The past two years I have tried to strike a balance of developing articles and mixing in some live coverage. This time around, I am going to play to what I believe to be my strengths. That means I will try to amp up my blogging, tweet like a madman and play around with instagram. The goal will be to get information out in a rapid process. That will include straight notes, quick reflections on an event, live blogging and some more traditional blog posts. Hopefully, the higher frequency will give you a taste of what is happening and allow larger trends and ideas to emerge. A bigger story or two may come along down the line because of what is shared, but I hope to make this as live as possible.

It is going to be a busy two weeks, but there will be some time to get together. A tweet up will be held on Saturday at the end of the Social Good Summit with a location pending. I will have some time during the events and a lot of free time at the end of next week. So, drop me a line if you will be at town participating in all the UN madness or if you want to grab a coffee/drink at some point.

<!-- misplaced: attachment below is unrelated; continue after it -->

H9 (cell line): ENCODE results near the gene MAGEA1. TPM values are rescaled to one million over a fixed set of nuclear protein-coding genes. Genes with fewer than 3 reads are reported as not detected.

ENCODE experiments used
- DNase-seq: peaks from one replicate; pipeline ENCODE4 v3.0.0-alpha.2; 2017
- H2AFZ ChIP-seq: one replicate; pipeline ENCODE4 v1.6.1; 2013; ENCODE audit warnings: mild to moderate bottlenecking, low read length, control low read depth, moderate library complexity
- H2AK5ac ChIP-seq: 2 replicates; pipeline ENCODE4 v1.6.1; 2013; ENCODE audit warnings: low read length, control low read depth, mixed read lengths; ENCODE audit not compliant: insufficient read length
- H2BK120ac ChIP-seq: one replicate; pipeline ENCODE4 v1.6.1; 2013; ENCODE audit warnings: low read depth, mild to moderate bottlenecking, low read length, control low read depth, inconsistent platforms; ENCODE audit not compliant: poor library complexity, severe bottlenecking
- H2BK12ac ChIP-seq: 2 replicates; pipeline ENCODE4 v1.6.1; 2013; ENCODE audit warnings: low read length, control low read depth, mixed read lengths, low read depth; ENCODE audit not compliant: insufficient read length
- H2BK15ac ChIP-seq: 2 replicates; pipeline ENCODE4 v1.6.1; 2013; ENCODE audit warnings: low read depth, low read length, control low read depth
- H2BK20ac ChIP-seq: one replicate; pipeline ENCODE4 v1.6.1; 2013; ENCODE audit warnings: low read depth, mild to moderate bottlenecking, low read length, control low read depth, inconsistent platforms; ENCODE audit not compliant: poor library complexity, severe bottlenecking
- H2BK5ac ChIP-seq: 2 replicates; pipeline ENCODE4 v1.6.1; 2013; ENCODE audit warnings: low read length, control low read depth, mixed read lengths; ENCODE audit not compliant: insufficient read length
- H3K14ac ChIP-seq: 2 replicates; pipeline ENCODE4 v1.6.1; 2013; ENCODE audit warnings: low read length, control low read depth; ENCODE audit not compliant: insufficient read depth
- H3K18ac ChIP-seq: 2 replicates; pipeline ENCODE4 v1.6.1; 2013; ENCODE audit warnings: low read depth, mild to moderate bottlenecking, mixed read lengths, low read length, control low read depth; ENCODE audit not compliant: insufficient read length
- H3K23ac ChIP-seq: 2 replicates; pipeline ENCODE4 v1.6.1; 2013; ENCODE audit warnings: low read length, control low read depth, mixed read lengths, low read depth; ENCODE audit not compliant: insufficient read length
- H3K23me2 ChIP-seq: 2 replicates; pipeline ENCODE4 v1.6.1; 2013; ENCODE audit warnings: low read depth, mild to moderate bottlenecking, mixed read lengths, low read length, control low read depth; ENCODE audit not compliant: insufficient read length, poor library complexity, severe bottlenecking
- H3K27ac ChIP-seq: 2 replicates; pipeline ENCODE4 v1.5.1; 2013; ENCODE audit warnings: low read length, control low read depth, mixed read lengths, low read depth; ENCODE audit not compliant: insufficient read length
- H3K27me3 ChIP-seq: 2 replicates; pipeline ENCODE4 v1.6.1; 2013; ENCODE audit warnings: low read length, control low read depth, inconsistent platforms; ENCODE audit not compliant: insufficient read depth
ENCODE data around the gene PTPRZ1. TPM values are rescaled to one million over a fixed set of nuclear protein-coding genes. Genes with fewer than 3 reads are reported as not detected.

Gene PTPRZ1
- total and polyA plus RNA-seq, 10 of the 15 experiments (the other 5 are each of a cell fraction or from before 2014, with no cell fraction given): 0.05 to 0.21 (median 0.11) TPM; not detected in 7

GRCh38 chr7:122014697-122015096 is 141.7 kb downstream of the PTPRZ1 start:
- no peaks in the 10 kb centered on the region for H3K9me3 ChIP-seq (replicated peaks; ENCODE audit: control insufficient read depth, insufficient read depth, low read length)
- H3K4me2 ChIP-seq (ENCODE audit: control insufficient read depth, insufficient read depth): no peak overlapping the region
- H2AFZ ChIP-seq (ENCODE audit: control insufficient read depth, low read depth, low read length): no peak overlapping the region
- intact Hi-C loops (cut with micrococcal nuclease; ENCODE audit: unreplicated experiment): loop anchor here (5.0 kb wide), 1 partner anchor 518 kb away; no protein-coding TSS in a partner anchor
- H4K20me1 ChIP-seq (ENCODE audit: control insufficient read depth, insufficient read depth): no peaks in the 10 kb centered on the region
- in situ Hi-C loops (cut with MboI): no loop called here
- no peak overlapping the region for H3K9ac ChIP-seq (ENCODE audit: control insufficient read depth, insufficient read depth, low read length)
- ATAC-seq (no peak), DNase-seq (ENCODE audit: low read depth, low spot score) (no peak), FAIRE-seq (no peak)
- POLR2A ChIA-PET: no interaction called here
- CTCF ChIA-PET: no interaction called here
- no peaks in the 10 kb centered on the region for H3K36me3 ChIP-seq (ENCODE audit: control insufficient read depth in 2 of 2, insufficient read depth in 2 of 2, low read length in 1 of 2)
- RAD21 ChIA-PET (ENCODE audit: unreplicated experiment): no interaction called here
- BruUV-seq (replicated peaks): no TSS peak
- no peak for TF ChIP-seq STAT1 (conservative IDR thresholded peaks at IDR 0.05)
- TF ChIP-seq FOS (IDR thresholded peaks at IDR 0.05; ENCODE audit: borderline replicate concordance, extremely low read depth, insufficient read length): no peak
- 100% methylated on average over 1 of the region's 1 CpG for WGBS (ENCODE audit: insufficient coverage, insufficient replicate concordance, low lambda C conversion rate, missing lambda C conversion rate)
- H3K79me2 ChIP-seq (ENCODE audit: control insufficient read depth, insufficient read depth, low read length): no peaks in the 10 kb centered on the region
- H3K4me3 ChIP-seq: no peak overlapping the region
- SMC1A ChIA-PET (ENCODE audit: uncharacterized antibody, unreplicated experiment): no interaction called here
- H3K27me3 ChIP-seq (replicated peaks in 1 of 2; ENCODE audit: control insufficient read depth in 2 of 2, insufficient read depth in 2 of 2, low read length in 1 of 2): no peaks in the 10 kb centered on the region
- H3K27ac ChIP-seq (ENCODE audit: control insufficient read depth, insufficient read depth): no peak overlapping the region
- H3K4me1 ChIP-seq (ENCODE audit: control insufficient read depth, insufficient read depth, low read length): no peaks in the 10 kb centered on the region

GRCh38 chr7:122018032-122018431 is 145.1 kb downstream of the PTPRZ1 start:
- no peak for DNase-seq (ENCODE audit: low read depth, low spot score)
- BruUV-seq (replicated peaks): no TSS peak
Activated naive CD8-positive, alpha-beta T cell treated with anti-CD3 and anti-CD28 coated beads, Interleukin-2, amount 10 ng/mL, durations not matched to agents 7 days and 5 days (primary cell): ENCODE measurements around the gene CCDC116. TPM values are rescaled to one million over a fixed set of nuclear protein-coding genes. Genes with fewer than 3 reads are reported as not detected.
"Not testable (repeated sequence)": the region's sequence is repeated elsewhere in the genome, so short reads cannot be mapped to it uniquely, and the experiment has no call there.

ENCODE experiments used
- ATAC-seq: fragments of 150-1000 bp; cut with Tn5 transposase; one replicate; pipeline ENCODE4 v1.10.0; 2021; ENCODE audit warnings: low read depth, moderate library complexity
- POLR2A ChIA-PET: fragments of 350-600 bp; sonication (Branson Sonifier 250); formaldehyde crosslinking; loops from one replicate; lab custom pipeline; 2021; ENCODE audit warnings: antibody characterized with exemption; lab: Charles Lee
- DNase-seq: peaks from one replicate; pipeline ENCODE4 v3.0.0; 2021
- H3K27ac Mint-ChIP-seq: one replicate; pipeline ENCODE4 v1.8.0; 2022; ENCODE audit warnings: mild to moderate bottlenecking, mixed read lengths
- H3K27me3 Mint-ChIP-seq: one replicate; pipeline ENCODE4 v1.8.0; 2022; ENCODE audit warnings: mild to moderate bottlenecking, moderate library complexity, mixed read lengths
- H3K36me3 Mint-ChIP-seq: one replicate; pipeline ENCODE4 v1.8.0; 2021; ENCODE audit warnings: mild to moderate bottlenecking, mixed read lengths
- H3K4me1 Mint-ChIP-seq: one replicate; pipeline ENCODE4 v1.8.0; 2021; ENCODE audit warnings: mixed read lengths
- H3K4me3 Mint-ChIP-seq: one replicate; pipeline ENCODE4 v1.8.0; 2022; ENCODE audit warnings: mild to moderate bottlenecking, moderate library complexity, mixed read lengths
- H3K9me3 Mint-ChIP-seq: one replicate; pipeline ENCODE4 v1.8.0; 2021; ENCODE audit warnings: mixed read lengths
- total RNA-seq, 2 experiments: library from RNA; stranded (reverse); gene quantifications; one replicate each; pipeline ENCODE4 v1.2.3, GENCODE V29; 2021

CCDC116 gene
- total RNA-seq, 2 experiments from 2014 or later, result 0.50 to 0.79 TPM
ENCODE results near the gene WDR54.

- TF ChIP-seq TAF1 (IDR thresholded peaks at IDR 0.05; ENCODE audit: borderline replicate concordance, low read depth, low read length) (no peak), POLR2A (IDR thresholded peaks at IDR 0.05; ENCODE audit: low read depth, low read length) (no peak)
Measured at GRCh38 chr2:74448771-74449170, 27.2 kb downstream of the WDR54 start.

Tyler Cowen Makes the Case for Addressing Global Hunger

Tyler Cowen writes in the New York Times:
One huge problem is that the price of fertilizer in Africa is often two to four times the world price. Yet African soil and rainfall make much of the continent subpar for growing food. In other words, the region that probably needs fertilizer the most also has to pay the most for it, and much of Africa doesn’t have the prosperity to make this an easy stretch. The high prices result in large part from infrastructure and trade networks that aren’t developed enough to create a low-cost and competitive market. And the problem could worsen if economic troubles in China distract it from its beneficial investments in African roads and harbors. 
On top of all that, many African nations have unhelpful policies toward agriculture. Malawi, for instance, subjects corn to periodic export and import restrictions as well as to price controls, all of which thwart development of a well-functioning market. When market speculators save corn in anticipation of greater scarcity, they may be punished by law. These restrictions of market incentives exacerbate the basic supply problems.